Law is the set of rules created by the state that form a framework to ensure a peaceful society. It is enforced by the state and if broken sanctions can be imposed. It serves many purposes but four principal ones are: establishing standards, maintaining order, resolving disputes and protecting liberties and rights.
While the exact definition of “law” is a subject of debate, some common themes are emerging from recent research. For example, scholars and practitioners have tended to focus on the descriptive nature of law rather than its prescriptive or normative elements. This has led to the neglect of an important aspect of law, namely its ability to explain why men behave as they do.
A modern law student is likely to study a number of different branches of law including contract, criminal, property and administrative law. Each of these fields has a wide range of applications in the everyday lives of citizens and are vitally important to our societies.
For instance, the laws of contracts regulate agreements between people which exchange goods or services for money, or anything else of value. These can be simple purchases of food or tickets, to more complex trades on the stock market. Property law governs the rights and duties that individuals have towards their tangible or intangible possessions, whether they be real estate such as houses and land or other objects such as cars and computers.
However, there is growing evidence that the law of property does not adequately protect culture. In this regard, there has been a shift in discourse and debates on the nature of the law of property and its role in the preservation of culture, from the view that law should not protect culture to the more prevalent belief that it should protect indigenous cultural heritage by protecting the way culture is manifested in society.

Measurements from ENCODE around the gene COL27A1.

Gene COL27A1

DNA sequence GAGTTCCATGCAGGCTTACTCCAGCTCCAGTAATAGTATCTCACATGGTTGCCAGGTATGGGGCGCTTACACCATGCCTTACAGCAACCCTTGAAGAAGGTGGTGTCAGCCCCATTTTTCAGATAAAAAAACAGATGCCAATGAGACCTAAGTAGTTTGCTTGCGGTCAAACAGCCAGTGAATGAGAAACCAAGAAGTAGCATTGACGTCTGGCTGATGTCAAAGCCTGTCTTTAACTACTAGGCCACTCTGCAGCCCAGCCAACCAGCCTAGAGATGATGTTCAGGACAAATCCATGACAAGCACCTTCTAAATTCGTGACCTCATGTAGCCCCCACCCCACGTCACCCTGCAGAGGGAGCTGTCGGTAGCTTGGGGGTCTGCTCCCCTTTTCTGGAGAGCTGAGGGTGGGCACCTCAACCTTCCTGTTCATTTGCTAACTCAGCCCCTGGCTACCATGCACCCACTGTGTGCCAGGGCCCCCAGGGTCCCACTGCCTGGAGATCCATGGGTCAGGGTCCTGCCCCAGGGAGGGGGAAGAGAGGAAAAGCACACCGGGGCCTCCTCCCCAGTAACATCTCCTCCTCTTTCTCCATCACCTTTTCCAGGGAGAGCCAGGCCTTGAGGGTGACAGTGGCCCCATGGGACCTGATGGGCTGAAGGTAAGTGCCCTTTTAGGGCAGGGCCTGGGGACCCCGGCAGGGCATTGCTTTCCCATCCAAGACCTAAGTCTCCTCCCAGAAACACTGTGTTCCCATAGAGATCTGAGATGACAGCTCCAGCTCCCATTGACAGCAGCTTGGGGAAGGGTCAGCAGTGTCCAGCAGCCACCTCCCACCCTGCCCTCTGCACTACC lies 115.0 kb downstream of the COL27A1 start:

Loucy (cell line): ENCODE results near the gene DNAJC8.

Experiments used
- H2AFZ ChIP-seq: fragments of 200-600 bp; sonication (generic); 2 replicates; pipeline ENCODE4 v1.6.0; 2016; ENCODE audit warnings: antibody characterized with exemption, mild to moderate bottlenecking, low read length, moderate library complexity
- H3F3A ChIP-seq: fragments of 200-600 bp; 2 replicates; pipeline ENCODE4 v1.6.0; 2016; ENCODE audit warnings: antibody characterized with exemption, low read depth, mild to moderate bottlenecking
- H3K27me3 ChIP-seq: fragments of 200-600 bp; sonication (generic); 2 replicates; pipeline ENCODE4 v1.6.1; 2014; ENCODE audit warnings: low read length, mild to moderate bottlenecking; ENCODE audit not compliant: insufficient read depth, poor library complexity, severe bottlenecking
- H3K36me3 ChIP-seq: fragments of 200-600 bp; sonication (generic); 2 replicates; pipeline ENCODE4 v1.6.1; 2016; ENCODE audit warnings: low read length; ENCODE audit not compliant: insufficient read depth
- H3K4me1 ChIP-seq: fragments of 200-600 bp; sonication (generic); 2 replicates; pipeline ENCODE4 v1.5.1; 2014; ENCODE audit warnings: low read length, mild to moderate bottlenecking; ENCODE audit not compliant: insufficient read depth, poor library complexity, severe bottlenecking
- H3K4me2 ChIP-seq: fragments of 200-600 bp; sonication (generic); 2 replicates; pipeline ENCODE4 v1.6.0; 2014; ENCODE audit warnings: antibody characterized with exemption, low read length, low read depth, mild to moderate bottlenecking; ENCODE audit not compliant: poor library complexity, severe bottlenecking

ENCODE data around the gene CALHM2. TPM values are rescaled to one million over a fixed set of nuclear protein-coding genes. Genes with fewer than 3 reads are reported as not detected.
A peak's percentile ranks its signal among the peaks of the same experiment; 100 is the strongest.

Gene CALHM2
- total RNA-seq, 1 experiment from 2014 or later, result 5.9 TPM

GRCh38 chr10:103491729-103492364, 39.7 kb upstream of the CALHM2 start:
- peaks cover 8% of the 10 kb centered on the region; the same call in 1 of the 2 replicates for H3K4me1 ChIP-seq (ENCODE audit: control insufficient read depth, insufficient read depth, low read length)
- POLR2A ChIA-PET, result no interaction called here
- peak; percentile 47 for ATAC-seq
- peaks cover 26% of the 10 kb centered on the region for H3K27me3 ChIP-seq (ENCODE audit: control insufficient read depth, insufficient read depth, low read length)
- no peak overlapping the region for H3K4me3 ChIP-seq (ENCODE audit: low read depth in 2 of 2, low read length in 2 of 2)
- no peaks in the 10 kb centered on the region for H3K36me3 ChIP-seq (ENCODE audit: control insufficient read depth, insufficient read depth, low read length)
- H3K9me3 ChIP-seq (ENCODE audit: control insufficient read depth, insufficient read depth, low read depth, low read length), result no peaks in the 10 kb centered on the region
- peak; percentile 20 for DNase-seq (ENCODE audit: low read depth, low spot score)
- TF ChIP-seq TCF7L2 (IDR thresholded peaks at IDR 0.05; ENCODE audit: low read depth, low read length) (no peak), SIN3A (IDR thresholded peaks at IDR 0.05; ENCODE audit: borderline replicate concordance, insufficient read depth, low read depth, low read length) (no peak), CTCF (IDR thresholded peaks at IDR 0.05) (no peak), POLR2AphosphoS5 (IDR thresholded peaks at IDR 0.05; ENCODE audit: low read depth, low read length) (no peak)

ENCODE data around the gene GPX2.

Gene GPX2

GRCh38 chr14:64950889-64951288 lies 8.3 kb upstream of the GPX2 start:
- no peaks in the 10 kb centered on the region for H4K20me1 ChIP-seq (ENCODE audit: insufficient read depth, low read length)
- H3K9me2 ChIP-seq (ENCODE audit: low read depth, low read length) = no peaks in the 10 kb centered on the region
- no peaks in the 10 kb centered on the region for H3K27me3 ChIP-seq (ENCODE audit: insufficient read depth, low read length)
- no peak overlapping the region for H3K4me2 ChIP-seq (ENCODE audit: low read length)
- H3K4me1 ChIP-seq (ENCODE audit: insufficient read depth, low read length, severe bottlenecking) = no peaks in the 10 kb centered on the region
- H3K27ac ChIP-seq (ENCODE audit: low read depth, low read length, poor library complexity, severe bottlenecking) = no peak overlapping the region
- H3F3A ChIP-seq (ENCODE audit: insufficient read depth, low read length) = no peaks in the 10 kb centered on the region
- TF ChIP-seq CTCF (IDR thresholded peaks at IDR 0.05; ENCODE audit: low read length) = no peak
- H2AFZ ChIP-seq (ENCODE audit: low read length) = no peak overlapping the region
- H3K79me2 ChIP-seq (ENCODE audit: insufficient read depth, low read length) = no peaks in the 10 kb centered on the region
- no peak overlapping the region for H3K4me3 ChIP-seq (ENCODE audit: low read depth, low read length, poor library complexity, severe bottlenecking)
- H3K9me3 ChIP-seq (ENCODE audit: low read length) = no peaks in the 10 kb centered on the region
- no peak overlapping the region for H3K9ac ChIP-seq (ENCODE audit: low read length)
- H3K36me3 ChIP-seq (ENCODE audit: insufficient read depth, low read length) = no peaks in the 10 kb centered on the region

Another area of law that has been the subject of debate is the legal definition of human rights. This is because there are a number of ways to define human rights depending on the context. This has led to confusion for many individuals and has made it difficult for governments to implement a consistent international policy in this area.
In conclusion, it would be useful for a unified concept of the law to be developed. This could be achieved by using a descriptive and forward looking approach, as opposed to the normative and backward-looking approach of most other sciences and disciplines such as biology (e.g. the law of gravity) and economics (e.g. the law of supply and demand).
A further advantage of a descriptive approach is that it provides an alternative to the current dichotomy between humans and nature, between the observer and the observed. This could help to resolve the conflict between scientific and judicial perspectives on what constitutes law. This in turn could lead to a more harmonious understanding of the role of the law in our lives.